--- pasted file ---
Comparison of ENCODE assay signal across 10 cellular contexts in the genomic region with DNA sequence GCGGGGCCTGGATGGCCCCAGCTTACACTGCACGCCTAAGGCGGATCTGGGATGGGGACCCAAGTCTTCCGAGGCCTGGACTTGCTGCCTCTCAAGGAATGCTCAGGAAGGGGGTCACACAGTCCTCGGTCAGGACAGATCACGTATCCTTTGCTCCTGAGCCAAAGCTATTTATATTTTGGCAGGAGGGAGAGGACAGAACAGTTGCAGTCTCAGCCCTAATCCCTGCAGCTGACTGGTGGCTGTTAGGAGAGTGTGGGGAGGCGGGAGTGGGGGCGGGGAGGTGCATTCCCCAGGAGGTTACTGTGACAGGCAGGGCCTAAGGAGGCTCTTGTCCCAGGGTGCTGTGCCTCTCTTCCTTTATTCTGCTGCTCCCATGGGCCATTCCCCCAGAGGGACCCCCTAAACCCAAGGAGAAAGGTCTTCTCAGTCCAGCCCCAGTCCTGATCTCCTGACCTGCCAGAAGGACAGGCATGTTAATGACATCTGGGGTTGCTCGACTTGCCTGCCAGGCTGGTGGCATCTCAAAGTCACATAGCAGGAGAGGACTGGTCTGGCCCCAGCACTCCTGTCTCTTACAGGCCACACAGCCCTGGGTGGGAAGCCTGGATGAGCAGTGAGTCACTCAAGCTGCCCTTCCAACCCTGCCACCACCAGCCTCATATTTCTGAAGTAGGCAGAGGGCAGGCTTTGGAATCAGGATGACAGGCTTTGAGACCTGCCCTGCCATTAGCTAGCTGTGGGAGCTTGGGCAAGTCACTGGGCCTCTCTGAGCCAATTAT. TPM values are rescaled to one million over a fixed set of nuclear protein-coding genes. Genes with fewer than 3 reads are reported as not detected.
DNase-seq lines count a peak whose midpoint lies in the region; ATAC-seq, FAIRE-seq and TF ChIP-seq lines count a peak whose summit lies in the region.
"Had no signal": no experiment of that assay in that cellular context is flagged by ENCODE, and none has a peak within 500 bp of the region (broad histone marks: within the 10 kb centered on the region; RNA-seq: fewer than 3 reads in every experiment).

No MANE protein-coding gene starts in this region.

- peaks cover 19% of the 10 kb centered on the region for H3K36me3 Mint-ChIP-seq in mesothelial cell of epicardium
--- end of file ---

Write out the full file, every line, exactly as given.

Comparison of ENCODE assay signal across 10 cellular contexts in the genomic region with DNA sequence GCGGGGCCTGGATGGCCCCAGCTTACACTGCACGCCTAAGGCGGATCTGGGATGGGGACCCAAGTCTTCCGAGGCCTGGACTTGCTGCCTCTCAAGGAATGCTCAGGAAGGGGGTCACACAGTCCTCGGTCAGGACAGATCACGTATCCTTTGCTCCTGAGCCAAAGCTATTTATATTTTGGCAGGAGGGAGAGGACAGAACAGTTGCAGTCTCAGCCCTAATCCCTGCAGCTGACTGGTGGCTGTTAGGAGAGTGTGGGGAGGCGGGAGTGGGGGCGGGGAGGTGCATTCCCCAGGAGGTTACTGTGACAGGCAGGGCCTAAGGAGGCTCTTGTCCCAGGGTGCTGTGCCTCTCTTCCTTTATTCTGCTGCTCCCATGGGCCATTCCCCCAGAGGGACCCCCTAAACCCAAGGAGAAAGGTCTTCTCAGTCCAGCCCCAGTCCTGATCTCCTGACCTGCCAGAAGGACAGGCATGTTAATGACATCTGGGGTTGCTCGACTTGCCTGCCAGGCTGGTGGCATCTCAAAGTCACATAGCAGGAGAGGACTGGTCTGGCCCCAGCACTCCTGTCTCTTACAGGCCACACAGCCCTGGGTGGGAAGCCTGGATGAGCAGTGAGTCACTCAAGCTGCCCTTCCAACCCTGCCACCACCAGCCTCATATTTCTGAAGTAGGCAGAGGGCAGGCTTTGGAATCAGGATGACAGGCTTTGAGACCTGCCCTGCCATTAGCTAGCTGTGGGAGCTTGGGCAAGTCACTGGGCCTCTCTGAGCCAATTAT. TPM values are rescaled to one million over a fixed set of nuclear protein-coding genes. Genes with fewer than 3 reads are reported as not detected.
DNase-seq lines count a peak whose midpoint lies in the region; ATAC-seq, FAIRE-seq and TF ChIP-seq lines count a peak whose summit lies in the region.
"Had no signal": no experiment of that assay in that cellular context is flagged by ENCODE, and none has a peak within 500 bp of the region (broad histone marks: within the 10 kb centered on the region; RNA-seq: fewer than 3 reads in every experiment).

No MANE protein-coding gene starts in this region.

- peaks cover 19% of the 10 kb centered on the region for H3K36me3 Mint-ChIP-seq in mesothelial cell of epicardium